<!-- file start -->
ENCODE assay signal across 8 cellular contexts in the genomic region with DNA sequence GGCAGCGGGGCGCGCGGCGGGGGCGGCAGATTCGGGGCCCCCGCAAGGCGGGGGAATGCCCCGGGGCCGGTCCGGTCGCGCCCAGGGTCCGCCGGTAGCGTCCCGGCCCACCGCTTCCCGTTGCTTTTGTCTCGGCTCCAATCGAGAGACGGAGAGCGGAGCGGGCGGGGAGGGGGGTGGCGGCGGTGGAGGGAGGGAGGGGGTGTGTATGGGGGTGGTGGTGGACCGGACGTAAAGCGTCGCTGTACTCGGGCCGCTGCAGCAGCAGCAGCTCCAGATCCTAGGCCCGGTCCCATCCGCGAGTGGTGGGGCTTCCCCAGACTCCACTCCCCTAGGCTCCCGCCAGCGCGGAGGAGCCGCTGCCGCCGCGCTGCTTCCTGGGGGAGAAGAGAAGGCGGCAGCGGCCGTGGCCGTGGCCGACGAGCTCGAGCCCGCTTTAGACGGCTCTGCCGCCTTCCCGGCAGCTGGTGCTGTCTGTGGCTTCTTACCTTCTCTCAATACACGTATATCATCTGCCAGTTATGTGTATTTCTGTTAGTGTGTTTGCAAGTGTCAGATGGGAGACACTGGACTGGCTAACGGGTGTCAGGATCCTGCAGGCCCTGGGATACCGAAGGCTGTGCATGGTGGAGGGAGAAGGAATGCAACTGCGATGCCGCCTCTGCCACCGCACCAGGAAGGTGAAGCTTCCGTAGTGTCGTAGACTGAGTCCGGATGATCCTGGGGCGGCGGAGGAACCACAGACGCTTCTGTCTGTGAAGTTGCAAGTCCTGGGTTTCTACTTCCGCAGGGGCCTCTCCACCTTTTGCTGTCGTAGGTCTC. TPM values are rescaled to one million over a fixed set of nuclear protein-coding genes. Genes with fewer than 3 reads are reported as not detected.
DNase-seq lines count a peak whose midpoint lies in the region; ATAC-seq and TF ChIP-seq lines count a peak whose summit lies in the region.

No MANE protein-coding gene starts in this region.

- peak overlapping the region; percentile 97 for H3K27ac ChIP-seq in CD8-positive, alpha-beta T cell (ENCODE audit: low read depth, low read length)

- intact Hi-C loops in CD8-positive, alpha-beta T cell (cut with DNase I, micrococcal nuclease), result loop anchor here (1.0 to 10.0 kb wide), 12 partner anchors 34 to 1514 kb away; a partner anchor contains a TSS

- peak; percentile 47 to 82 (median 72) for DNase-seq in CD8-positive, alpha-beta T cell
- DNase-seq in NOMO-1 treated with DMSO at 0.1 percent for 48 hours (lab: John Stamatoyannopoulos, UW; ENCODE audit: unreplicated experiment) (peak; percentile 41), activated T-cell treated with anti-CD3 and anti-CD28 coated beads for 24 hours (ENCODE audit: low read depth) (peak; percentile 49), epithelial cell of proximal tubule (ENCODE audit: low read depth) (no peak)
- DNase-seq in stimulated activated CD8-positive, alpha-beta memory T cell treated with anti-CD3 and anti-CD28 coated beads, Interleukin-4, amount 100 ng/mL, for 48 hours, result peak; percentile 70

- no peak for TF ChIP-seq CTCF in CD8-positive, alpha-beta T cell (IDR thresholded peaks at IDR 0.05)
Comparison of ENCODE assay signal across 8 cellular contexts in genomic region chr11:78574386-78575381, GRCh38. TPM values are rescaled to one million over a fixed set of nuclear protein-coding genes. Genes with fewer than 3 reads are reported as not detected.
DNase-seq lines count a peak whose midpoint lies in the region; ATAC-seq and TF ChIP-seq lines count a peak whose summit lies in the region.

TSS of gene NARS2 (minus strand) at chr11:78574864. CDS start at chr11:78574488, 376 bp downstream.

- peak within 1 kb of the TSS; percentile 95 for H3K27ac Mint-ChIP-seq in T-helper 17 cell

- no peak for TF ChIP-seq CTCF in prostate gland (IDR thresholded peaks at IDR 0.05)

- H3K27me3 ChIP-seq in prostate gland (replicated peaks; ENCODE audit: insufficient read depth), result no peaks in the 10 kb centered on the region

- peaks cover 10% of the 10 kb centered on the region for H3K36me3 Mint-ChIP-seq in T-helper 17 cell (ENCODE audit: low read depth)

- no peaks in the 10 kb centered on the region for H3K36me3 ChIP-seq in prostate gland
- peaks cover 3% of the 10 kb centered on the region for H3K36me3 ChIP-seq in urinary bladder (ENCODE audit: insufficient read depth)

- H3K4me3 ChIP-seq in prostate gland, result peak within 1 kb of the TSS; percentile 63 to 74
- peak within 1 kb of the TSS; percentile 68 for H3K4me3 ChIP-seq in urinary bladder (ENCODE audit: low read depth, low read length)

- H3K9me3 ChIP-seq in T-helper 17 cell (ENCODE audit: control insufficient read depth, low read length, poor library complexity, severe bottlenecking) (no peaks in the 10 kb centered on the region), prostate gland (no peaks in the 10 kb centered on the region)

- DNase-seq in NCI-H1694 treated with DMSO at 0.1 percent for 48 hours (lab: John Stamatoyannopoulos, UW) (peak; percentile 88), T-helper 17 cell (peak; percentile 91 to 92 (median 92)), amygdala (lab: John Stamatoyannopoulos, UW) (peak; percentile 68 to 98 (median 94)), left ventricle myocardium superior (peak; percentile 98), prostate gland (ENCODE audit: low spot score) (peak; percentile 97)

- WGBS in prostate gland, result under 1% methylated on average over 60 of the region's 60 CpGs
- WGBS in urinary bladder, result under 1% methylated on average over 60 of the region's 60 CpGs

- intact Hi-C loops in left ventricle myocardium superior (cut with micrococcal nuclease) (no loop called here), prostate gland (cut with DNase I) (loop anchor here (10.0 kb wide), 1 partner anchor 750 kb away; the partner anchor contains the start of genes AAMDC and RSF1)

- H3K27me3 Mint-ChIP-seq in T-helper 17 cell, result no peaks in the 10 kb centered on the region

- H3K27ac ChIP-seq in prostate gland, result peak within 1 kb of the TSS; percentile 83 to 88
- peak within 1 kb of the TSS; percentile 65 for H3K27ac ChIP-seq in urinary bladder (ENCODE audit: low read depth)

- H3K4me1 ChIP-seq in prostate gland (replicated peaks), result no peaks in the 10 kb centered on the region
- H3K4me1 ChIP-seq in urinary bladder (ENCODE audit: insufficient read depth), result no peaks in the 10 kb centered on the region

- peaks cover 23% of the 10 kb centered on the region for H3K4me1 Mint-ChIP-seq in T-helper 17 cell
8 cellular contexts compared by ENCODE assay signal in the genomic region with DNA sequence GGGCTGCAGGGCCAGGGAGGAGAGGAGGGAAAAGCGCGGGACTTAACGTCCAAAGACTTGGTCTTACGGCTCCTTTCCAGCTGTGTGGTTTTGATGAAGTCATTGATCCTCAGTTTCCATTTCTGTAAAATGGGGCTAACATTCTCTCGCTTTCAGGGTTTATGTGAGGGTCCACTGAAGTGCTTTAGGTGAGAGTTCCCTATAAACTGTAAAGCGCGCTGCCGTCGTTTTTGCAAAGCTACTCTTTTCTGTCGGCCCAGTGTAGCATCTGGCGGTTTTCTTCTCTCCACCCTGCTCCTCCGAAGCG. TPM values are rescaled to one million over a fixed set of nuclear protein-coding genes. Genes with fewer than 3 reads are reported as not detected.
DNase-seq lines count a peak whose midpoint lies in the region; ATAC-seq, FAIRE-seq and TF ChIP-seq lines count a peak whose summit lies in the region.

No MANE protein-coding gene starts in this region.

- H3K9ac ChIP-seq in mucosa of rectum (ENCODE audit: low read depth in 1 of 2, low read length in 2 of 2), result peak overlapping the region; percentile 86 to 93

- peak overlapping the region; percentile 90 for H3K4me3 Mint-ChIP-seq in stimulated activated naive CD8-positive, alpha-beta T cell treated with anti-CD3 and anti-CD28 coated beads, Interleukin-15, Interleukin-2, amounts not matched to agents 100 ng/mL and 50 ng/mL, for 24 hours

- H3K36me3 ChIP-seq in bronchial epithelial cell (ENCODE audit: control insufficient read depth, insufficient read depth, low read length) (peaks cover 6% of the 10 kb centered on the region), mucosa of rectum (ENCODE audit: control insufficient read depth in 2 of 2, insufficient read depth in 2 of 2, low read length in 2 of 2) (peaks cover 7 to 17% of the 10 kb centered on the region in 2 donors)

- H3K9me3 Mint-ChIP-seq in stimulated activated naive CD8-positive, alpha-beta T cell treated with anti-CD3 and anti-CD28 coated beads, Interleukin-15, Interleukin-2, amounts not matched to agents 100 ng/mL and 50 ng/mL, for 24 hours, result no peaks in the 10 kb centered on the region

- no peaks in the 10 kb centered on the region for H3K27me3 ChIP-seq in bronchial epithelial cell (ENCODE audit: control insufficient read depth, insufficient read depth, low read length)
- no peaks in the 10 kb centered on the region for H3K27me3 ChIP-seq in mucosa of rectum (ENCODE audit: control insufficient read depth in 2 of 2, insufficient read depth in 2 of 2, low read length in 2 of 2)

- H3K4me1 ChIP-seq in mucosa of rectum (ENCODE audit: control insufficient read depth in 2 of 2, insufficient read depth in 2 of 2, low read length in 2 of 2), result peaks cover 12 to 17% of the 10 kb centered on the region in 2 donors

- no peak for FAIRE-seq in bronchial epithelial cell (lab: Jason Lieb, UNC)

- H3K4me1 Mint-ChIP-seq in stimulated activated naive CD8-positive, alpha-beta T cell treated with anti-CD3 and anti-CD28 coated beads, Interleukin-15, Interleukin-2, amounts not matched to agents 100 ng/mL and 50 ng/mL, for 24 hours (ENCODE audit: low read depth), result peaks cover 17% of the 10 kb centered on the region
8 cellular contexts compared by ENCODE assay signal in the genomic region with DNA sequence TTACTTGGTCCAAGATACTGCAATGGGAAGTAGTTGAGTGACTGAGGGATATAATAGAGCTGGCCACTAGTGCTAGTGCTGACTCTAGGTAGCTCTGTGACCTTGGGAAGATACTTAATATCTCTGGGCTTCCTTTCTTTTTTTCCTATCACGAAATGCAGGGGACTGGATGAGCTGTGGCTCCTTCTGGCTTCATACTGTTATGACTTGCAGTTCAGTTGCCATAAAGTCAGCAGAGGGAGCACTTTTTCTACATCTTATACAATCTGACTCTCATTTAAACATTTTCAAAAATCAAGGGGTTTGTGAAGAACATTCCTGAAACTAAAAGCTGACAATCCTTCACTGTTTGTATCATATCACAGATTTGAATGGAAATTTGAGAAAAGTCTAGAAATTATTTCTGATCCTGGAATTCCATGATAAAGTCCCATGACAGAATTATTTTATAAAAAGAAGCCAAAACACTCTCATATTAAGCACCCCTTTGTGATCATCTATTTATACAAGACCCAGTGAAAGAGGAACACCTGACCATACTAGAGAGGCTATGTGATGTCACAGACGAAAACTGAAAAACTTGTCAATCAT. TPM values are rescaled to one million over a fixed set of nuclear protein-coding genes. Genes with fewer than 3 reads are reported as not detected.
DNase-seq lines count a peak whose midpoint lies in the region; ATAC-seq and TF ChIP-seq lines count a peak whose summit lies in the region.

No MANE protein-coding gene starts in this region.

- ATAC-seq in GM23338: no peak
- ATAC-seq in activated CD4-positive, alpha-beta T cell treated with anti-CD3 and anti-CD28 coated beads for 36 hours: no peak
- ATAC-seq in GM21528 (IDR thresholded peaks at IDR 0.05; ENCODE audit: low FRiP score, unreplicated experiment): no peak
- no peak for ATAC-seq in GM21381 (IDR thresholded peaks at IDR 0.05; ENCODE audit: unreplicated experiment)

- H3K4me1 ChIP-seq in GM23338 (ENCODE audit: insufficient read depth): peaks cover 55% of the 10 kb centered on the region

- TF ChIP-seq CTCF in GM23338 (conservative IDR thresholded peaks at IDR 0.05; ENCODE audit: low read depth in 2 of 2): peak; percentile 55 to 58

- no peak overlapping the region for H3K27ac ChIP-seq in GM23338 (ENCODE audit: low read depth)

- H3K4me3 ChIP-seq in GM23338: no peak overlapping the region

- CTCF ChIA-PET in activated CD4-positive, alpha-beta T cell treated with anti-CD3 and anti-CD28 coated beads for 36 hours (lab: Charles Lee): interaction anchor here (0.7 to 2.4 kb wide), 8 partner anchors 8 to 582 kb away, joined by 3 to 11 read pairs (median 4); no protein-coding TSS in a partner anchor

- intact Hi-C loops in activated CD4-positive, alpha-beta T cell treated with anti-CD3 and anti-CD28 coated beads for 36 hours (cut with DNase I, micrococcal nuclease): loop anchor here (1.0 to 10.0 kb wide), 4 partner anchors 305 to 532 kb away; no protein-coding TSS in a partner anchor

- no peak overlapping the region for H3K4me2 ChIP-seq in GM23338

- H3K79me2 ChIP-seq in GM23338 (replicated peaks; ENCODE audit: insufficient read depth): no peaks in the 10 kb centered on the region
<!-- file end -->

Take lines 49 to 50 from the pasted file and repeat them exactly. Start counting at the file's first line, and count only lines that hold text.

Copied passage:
- ATAC-seq in GM21528 (IDR thresholded peaks at IDR 0.05; ENCODE audit: low FRiP score, unreplicated experiment): no peak
- no peak for ATAC-seq in GM21381 (IDR thresholded peaks at IDR 0.05; ENCODE audit: unreplicated experiment)